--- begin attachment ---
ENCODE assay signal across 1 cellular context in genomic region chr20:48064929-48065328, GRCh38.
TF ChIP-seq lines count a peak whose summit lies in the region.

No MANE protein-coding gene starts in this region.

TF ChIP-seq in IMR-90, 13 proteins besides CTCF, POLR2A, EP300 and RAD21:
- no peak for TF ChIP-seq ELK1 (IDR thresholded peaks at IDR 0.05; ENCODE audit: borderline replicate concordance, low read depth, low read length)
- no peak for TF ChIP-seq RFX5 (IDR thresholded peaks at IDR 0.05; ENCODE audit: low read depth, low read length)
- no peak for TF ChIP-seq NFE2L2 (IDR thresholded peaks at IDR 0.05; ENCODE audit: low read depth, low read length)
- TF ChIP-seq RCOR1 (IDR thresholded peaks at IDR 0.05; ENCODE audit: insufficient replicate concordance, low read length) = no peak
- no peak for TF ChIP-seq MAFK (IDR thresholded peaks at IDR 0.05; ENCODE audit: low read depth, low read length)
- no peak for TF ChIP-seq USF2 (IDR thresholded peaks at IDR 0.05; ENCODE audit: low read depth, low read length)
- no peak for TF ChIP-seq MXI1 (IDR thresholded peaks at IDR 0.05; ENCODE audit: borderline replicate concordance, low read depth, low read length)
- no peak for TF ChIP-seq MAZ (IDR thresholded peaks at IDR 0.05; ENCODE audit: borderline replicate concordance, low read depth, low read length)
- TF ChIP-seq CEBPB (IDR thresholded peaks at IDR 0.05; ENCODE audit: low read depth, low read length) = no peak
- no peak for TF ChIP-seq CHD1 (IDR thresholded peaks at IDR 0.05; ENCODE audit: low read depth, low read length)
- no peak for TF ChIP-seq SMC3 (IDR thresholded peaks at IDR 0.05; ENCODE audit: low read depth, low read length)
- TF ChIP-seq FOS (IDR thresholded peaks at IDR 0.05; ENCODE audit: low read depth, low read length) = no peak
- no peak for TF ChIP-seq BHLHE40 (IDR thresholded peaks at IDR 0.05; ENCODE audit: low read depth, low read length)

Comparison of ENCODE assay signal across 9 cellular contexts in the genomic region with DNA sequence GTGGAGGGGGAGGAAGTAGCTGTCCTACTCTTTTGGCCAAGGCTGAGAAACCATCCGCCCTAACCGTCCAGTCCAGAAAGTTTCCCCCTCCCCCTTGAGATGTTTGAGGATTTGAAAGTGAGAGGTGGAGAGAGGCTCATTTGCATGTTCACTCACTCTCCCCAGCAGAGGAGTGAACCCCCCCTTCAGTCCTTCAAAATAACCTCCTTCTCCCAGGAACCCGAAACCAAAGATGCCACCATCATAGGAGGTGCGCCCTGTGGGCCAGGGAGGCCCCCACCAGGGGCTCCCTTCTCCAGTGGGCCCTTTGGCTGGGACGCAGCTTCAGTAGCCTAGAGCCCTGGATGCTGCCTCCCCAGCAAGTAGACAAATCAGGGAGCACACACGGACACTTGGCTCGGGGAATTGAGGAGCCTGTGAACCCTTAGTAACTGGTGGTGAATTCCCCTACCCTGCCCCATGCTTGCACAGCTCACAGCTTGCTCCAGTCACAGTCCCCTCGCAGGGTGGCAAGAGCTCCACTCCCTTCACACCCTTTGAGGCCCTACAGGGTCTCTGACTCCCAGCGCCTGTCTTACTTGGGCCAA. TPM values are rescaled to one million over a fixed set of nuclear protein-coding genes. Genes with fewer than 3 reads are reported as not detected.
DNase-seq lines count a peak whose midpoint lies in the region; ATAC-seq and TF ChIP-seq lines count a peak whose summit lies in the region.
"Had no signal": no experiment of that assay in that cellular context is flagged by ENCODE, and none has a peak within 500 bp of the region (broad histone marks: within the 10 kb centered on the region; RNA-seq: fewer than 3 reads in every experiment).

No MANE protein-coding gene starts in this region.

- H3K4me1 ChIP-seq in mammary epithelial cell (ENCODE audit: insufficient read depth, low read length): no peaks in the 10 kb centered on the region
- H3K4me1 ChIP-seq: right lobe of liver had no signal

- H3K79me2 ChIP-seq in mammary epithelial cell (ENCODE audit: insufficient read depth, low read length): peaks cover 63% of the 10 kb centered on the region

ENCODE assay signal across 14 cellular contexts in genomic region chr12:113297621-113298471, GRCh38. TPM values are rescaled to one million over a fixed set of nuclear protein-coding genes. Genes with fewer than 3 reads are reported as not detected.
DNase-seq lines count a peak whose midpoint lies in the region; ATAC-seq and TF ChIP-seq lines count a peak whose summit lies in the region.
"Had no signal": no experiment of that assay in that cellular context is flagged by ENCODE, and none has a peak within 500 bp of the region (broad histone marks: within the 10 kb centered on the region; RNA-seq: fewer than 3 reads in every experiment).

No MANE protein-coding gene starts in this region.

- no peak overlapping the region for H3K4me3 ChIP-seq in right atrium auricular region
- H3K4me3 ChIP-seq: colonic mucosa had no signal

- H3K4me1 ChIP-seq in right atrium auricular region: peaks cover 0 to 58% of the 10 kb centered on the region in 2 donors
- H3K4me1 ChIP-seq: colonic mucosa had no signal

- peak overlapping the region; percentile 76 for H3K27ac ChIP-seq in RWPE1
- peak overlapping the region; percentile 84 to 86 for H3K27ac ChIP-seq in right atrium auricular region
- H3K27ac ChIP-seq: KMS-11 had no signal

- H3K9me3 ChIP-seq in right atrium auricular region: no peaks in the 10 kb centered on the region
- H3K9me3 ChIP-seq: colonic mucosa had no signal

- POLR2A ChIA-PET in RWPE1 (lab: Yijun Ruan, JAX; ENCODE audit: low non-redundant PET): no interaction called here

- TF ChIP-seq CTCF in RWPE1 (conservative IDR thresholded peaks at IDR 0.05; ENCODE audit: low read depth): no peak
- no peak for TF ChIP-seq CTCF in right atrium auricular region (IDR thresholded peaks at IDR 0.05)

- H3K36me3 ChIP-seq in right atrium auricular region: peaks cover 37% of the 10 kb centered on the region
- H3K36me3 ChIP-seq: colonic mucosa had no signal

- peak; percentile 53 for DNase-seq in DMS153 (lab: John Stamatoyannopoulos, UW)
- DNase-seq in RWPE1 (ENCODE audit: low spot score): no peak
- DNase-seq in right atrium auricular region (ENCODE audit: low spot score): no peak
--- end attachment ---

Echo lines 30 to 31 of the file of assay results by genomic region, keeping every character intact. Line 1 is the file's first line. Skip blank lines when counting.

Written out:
- H3K4me3 ChIP-seq: colonic mucosa had no signal

- H3K4me1 ChIP-seq in right atrium auricular region: peaks cover 0 to 58% of the 10 kb centered on the region in 2 donors